The feast of the Holy Family deepens our appreciation of the Christmas mystery. This past week we celebrated the great miracle of our Lord’s birth, but that’s not the end. Part of the mystery of the Word made flesh is the mystery of our God being born into a real human family.
From the very beginning of creation God has shown his special love for the family. He put our first parents together and blessed their union, commanding them to “be fertile and increase, fill the earth and master it.” So rejoice in your dignity before God, you who are married. You are fulfilling the original vocation God gave to humanity, long before there was a priesthood or anyone had heard of religious life.
We celebrate today that God has blessed the human family with his own presence, making himself the child of two young parents. As we know, Jesus was only biologically related to Mary, both Joseph and Mary were his parents on earth. Think of the sublime humility of God! The same Word of God, through whom everything was created, makes himself subject to these two young people who were forced to have their child away from home, and, as we heard in the Gospel today, were not even able to settle down for quite a while. Life wasn’t easy for the Holy Family, and everyone knows that family life always has its anguish and challenges. But in this regard our membership in both our families of origin and in the families we ourselves found through marriage, these are schools of charity and dependence on God’s grace. In the prayer after communion we will express our desire that Holy Communion strengthen us to face these “troubles of life.”
Just as the Incarnation of God in the humanity of Jesus of Nazareth sanctifies the humanity of us who have Holy Communion with him in this Eucharist, so the Lord’s presence in the Holy Family sanctifies our own families. We recognize this mystery in the prayer over the gifts for today’s Mass when we will pray that the prayers of Mary and Joseph “unite our families in peace and love.”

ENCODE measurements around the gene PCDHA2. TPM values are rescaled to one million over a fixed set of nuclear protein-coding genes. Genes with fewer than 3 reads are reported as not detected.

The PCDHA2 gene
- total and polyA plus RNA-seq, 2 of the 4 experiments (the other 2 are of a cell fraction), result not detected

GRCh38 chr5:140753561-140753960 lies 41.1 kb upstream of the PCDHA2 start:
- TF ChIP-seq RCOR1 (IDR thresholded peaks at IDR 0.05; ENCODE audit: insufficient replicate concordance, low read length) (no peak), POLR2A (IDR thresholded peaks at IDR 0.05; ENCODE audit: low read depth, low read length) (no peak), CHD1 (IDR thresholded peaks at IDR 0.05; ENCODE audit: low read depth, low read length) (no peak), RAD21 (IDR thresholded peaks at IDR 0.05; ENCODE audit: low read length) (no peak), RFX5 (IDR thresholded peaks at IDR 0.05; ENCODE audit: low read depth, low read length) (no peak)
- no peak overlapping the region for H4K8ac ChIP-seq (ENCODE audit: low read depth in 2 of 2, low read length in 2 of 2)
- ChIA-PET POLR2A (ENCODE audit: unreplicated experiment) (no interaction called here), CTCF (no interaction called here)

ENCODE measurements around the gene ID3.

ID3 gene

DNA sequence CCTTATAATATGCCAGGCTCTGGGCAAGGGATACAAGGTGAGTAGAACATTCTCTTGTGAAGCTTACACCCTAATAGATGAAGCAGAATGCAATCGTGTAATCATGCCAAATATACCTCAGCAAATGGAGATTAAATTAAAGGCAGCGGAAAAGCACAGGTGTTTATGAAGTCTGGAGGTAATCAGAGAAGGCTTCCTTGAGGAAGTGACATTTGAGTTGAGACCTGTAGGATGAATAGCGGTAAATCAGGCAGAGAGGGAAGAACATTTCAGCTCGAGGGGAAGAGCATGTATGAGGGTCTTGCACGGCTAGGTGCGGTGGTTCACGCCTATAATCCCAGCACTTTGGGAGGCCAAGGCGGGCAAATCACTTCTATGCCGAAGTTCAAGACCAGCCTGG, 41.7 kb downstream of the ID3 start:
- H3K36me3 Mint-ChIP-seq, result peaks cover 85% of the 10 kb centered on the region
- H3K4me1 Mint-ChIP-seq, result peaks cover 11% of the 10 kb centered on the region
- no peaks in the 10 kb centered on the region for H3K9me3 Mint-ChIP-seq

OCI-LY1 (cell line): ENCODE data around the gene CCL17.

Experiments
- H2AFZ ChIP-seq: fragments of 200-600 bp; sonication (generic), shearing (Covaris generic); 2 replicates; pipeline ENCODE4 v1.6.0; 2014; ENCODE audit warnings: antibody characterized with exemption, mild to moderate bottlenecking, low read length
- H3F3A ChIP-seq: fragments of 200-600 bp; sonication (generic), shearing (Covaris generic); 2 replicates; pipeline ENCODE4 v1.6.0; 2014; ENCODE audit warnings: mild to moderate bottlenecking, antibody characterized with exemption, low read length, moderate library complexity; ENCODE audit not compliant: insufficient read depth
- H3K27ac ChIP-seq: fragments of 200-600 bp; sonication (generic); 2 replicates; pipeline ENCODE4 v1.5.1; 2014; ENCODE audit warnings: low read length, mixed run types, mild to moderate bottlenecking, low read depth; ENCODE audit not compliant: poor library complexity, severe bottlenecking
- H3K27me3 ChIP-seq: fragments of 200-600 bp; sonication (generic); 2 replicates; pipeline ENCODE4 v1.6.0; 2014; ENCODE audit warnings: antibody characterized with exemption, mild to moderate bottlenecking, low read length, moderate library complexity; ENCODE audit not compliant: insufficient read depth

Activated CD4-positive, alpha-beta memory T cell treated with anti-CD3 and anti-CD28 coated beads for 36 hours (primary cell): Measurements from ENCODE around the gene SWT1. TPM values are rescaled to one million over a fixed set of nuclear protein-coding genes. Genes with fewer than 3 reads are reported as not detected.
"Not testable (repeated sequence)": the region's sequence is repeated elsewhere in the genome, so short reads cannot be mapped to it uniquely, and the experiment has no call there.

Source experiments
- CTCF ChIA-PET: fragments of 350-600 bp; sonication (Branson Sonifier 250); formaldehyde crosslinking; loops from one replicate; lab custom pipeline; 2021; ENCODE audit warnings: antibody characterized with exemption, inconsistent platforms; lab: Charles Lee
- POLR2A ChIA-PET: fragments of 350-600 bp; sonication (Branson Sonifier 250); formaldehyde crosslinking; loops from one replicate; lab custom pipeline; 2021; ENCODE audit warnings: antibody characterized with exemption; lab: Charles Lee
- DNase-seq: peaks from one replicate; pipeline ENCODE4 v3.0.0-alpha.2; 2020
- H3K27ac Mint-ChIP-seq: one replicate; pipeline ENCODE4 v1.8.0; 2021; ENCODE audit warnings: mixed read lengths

I think part of reason the message of St. Francis is so attractive and compelling is that he recognized God’s sense of the universal family of all creation. We Christians know that we are brothers and sisters in Christ, for it is in Christ that we are drawn into the one Sonship of Christ with God the Father. But St. Francis took this a few steps further. He preached to birds and called them his sisters. He even called fire his brother, praising the fire for being robust and lively. He called water his sister, praising for being precious, useful, and chaste.
The insight is simple. If everything that is comes from the one God that puts all creatures in the relationship of siblings. And so we are called to treat every fellow creature from our sister and brother humans to the animals and even to the plants and inanimate things with all of the love, loyalty and sometimes anguish and long-suffering that goes with being a family.
That’s what Francis meant when he called himself “brother Francis.” He wasn’t giving himself a fancy religious title, he was just saying that he was trying to be brother to every other creature he met.
And so let us pray today that the example and prayers of the Holy Family of Nazareth will help us to unite our own families in peace and love, and to learn to live as sisters and brothers to everyone, and indeed to all of creation.